My notes on Ron Howard’s Inferno (2016)
Dan Brown’s best-selling series, which kicked off with The DaVinci Code, has academic hero Robert Langdon run around mostly Italian locales solving trivia-quiz puzzles involving classical art and religious literature while pursued by dastardly baddies. At one point in the third of Ron Howard’s big, expensive films of the big, plodding books, someone suggests to Tom Hanks’ (temporarily) brain-damaged Langdon that he could just google stuff rather than rely on all that historical information stuffed into his head and Hanks gives them a really dirty look.
Other questions are left begging answers. Billionaire Bertrand Zobrist (Ben Foster) wants to solve the problem of overpopulation by unleashing a genocidal plague to thin out the billions, but has tricked up a plastic bag full of the killer bug in an undisclosed locale which can be reached by following a trail of clues in an image of the inferno and written on the back of Dante’s death mask. Frankly, most genocidal billionaires would just have dropped the bug in the middle of a crowd and let the plague get on with it – and the rationale for Zobrist (Brown probably thinks he’s really good at character names) imperilling his supposed planet-saving design with a paper chase is beyond paper-thin.
If Langdon were in his right mind, even he might baulk at the foolishness of it all. He wakes up in hospital in Florence having forgotten how he got there from Massachusetts and hooks up with puzzle fan brainologist Dr Sienna Brooks (Felicity Jones) to go on the run from a killer sexbomb (Ana Ularu, from Anaconda 4) in a fetish Italian cop uniform, the World Health Organisation repped by Langdon’s suited ex (Sidse Babett Knudsen) and determined ‘Christoph Bruder’ (Omar Sy), Zobrist’s relatively underpopulated (and no wonder) death cult, various civil and police authorities and a private security firm whose boss (Irrfan Khan) gets into the field with his sleeve-knives to clear up a mess. The runabout involves museums, sewers, churches and crowded streets in Florence, Venice and Istanbul as agonised Langdon – perhaps in distant homage to Dario Argento’s The Stendhal Syndrome, reminding us that he once made his own Inferno – imagines himself into mediaeval paintings depicting hell on Earth (people with their heads on backwards, etc) and various plague disasters. It’s just visual noise, if sometimes impressive.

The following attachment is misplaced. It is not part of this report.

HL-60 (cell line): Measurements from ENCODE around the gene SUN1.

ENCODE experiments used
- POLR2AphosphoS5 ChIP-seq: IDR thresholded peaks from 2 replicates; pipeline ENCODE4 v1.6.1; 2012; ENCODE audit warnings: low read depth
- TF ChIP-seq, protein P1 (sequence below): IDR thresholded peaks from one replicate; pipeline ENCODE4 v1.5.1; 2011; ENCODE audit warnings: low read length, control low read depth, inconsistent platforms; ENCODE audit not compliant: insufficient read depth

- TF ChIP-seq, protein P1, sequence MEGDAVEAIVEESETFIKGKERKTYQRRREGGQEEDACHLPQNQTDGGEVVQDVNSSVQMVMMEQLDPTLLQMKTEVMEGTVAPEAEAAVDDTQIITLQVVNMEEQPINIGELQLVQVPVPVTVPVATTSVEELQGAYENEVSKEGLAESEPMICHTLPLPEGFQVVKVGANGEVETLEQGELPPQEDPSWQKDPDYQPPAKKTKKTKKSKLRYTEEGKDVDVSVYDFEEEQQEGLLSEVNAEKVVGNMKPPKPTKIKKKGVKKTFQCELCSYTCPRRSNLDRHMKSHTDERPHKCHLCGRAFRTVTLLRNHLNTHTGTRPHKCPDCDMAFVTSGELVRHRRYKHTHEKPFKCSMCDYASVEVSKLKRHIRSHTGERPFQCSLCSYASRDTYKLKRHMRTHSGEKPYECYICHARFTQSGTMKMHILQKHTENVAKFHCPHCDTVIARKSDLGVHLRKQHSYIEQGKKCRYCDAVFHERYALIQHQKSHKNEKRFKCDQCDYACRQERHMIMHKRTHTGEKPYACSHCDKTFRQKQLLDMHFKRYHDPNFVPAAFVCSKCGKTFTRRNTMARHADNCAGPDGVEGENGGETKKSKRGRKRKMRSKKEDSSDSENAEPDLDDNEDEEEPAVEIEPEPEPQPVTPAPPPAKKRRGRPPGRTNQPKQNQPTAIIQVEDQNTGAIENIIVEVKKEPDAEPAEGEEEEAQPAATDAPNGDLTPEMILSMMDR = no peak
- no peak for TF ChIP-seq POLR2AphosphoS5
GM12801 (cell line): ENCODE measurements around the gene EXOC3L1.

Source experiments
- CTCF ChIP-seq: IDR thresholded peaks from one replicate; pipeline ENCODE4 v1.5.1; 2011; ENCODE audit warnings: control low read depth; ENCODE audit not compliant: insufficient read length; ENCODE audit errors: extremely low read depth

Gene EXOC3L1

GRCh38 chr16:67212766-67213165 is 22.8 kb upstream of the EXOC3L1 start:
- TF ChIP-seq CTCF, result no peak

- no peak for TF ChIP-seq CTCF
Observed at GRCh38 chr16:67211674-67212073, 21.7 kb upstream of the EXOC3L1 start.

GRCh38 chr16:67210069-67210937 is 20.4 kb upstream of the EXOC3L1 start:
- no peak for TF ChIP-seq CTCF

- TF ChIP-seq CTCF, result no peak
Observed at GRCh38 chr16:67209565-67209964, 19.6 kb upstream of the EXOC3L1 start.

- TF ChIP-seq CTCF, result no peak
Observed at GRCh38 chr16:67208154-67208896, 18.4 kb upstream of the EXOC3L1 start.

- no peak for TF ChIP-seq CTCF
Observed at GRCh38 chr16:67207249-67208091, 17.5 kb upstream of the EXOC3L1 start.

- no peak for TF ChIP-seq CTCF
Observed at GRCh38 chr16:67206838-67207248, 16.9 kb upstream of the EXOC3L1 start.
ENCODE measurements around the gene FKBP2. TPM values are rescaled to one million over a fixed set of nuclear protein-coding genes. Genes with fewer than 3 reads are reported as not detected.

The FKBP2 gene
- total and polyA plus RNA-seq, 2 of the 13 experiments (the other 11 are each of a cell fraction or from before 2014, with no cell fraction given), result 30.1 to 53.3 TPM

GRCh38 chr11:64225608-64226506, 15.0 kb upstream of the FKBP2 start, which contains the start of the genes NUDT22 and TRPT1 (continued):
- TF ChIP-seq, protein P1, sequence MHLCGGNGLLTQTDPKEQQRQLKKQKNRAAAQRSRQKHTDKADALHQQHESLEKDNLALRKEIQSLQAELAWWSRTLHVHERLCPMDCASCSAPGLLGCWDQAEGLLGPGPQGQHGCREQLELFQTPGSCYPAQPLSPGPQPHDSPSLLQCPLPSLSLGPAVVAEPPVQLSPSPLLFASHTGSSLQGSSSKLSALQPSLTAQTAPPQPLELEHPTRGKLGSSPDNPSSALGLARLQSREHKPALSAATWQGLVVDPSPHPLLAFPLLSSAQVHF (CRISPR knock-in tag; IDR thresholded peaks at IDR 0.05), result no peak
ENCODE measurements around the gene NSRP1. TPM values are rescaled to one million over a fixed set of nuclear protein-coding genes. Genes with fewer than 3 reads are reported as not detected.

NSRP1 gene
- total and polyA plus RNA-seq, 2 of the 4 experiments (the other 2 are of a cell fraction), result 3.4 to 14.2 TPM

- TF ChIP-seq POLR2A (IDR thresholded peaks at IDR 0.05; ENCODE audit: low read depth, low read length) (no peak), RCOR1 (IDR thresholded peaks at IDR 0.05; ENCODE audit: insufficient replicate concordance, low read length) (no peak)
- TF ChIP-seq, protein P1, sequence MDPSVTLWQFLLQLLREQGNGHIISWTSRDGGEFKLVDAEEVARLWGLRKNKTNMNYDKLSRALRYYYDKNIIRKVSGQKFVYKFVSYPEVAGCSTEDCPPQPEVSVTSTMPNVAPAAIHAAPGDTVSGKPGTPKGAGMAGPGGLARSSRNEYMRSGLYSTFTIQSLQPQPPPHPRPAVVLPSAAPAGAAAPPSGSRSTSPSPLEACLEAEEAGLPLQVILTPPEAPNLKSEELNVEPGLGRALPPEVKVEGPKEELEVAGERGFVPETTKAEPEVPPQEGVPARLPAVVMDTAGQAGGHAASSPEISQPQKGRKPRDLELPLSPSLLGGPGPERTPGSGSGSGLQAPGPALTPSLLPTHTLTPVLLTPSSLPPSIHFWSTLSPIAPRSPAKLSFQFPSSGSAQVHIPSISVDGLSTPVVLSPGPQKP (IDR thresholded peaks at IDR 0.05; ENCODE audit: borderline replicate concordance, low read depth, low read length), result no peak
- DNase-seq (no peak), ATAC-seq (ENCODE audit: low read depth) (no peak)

A couple of big, annoying twists are well-telegraphed (the actors virtually wink while selling the set-up lines that pave the way for the rug-pulling) and it all boils down to interleaved rounds of cleverology and warmed-over Hitchcockian chase-and-fight stuff. It’s Howard’s achievement to make such uproarious tosh so dull onscreen – The DaVinci Code was a long illustrated lecture, but Angels and Demons had an evil Pope bungee-jumping out of an anti-matter implosion over St Peter’s Square and still wasn’t much fun. This is a step down from that.
But still, look at what a huge budget/proven franchise gets you – great locations (the ancient sewer-cum-modern-concert-hall in Istanbul where it all ends up is a stunner), pompous CGI fantasy imagery as classical paintings come alive (Ron Howard stays away from Bosch though) a massively overqualified supporting cast, Hans Zimmer’s score, Hanks wrestling with dialogue with furrowed-brow intensity and no one on the set throwing David Koepp’s screenplay into a ditch. Surely, it’s all over now.